{[{'application/json', :from_json}], req_data, state}

Finally, we parse the incoming JSON, extract the fields, and put the data in the ETS table.

  def from_json(req_data, {id, attrs}) do
    # We use a try here so that our pattern match throws if we fail to
    # decode or extract something from the request body.
    try do
      # Parse the request body, extracting the attributes of the tweet
      # First fetch the request body
      req_body = :wrq.req_body(req_data)
      # Second, decode the JSON and destructure it
      {:struct, [{"tweet", {:struct, attrs}}]} = :mochijson2.decode(req_body)
      # Now fetch the message and avatar attributes from the JSON
      {"message", message} = List.keyfind(attrs, "message", 0)
      {"avatar", avatar} = List.keyfind(attrs, "avatar", 0)
      # Finally construct the data to go into ETS
      new_attrs = [avatar: avatar, message: message, time: :erlang.timestamp]
      # Insert into ETS and return true
      :ets.insert(:tweets, [{id, new_attrs}])
      {true, req_data, {id, new_attrs}}
      # If we threw from the above block, we should fail the request
      # from the client. MatchError could be raised from our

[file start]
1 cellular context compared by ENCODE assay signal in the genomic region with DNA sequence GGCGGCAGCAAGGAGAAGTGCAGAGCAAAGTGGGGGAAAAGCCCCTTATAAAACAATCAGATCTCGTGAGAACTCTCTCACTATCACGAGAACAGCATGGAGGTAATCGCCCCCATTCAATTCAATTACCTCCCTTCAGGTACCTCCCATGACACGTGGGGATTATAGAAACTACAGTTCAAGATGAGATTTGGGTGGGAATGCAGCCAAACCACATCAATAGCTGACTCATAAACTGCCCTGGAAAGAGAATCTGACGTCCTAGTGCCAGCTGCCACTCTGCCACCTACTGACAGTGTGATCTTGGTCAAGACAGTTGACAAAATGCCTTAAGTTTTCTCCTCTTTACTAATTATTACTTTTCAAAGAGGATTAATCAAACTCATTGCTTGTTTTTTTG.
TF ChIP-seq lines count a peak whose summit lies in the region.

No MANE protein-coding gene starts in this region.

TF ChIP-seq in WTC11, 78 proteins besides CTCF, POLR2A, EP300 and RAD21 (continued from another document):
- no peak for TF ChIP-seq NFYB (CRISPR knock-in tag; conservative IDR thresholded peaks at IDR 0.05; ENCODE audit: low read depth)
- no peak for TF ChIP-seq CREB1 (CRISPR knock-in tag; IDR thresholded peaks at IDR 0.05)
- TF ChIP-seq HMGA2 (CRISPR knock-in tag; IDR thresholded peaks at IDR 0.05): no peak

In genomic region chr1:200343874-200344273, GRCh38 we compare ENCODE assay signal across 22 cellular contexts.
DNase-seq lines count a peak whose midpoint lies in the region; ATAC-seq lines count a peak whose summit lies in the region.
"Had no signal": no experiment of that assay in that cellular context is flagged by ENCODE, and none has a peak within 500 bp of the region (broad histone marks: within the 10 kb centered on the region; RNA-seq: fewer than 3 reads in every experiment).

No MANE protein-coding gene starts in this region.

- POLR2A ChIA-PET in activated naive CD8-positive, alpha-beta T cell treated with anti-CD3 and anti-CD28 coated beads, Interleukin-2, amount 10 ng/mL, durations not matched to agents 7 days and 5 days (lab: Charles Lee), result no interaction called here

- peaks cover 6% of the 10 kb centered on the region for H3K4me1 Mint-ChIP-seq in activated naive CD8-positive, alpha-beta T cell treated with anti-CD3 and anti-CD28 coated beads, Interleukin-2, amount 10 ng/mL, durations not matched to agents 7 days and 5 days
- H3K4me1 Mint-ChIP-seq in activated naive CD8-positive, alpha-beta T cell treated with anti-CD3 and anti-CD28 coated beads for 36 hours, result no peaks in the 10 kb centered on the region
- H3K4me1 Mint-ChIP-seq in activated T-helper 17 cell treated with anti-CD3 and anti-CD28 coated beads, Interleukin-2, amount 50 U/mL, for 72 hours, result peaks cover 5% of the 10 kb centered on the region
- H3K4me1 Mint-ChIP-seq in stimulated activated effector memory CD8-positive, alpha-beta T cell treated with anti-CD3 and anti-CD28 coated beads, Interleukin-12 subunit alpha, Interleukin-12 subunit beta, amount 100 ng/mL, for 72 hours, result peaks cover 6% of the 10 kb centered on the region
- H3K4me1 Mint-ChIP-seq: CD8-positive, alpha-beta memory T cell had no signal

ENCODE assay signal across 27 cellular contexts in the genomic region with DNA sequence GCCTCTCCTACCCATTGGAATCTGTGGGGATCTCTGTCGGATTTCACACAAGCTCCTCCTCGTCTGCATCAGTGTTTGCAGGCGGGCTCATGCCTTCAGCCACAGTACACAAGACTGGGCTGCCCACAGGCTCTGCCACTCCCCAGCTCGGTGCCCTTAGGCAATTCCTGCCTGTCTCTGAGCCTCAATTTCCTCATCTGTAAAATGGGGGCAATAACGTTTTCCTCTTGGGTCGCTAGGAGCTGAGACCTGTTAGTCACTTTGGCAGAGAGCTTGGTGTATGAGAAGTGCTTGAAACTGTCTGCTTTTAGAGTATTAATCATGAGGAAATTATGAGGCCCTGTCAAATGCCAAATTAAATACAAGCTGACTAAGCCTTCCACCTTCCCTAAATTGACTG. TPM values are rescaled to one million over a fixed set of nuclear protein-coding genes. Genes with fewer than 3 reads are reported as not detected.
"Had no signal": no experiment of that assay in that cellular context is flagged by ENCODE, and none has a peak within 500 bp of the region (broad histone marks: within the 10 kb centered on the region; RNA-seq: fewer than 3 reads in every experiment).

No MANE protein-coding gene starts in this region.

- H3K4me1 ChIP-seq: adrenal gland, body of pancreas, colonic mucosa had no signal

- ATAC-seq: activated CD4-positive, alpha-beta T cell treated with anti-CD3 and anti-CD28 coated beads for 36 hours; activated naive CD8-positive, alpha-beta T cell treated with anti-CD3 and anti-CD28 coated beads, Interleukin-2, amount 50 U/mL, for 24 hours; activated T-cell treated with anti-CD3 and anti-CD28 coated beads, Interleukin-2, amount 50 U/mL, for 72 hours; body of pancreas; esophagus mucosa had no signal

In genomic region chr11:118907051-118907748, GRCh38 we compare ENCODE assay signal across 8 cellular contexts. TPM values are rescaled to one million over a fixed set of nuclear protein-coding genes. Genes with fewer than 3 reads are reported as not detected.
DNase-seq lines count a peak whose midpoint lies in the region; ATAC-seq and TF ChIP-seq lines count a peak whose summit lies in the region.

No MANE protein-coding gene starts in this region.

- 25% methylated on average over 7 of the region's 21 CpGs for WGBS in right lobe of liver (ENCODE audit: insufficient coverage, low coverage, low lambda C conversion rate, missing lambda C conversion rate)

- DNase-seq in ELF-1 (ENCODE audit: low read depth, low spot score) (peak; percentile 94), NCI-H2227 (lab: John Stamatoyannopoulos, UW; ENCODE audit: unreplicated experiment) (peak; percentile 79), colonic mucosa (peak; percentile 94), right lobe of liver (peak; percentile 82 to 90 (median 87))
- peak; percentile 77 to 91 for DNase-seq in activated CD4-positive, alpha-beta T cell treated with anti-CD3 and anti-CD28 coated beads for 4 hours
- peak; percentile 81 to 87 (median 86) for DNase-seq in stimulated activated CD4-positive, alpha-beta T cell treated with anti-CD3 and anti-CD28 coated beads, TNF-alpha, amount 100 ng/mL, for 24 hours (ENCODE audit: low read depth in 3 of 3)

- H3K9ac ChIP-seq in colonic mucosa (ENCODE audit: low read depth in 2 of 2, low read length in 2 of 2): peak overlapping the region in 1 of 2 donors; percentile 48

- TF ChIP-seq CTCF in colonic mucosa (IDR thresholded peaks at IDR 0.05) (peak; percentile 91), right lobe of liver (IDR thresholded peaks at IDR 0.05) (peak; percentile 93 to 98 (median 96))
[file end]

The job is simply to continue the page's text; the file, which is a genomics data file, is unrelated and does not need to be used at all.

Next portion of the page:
# pattern-match when decoding JSON, or from :mochijson2
      # itself. CaseClauseError is raised by :mochijson2 alone when 
      # we get bad JSON.
      err in [MatchError, CaseClauseError] ->
        {false, req_data, {id, attrs}}

Before our new resource will work, however, we need to dispatch to it! Since we wanted to use the same URI as the TweetList resource, we need to make sure that only POST requests make it to the Tweet resource. This is where a route guard comes in. Route guard functions take one argument, the req_data we’ve been passing around, and should return a boolean. If the route is a 4-tuple, with the second element being a route guard function, that guard will be tested before dispatching is done (but after the path has matched).

# --- lib/tweeter.ex ---
    # Some configuration that Webmachine needs
    web_config = [ip: {127, 0, 0, 1},
                  port: 8080,
                  dispatch: [
                    # Note the guard function in the second position
                    {['tweets'], &(:wrq.method(&1) == :POST), Tweeter.Resources.Tweet, []},
                    {['tweets'], Tweeter.Resources.TweetList, []},
                    {[], Tweeter.Resources.Assets, []},
                    {[:'*'], Tweeter.Resources.Assets, []}

Now reload mix and see if you can post a tweet! (You might need to reload the page after posting too.)

Up next

In our next and final installment, we’ll learn how to deliver live updates to the client.